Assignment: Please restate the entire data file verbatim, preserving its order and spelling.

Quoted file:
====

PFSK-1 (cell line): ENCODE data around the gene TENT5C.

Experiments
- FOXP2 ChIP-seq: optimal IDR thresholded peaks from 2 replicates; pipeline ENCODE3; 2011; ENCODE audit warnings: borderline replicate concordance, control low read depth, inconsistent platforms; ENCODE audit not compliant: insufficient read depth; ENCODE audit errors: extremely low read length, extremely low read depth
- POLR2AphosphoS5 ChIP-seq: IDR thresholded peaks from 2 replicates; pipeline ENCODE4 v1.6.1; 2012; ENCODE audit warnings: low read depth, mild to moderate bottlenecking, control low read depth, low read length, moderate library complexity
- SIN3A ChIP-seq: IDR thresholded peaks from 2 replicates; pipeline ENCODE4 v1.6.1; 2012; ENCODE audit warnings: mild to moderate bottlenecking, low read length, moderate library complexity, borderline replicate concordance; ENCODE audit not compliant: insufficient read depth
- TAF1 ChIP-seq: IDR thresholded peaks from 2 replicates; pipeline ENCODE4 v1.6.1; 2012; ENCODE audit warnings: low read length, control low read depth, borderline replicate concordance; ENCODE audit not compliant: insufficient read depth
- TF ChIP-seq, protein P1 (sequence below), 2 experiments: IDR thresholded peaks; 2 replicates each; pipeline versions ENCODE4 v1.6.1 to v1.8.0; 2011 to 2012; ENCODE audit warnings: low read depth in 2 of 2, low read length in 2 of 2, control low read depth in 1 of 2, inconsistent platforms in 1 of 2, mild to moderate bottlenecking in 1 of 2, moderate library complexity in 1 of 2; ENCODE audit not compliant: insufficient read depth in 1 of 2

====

PFSK-1 (cell line): ENCODE data around the gene TENT5C.

Experiments
- FOXP2 ChIP-seq: optimal IDR thresholded peaks from 2 replicates; pipeline ENCODE3; 2011; ENCODE audit warnings: borderline replicate concordance, control low read depth, inconsistent platforms; ENCODE audit not compliant: insufficient read depth; ENCODE audit errors: extremely low read length, extremely low read depth
- POLR2AphosphoS5 ChIP-seq: IDR thresholded peaks from 2 replicates; pipeline ENCODE4 v1.6.1; 2012; ENCODE audit warnings: low read depth, mild to moderate bottlenecking, control low read depth, low read length, moderate library complexity
- SIN3A ChIP-seq: IDR thresholded peaks from 2 replicates; pipeline ENCODE4 v1.6.1; 2012; ENCODE audit warnings: mild to moderate bottlenecking, low read length, moderate library complexity, borderline replicate concordance; ENCODE audit not compliant: insufficient read depth
- TAF1 ChIP-seq: IDR thresholded peaks from 2 replicates; pipeline ENCODE4 v1.6.1; 2012; ENCODE audit warnings: low read length, control low read depth, borderline replicate concordance; ENCODE audit not compliant: insufficient read depth
- TF ChIP-seq, protein P1 (sequence below), 2 experiments: IDR thresholded peaks; 2 replicates each; pipeline versions ENCODE4 v1.6.1 to v1.8.0; 2011 to 2012; ENCODE audit warnings: low read depth in 2 of 2, low read length in 2 of 2, control low read depth in 1 of 2, inconsistent platforms in 1 of 2, mild to moderate bottlenecking in 1 of 2, moderate library complexity in 1 of 2; ENCODE audit not compliant: insufficient read depth in 1 of 2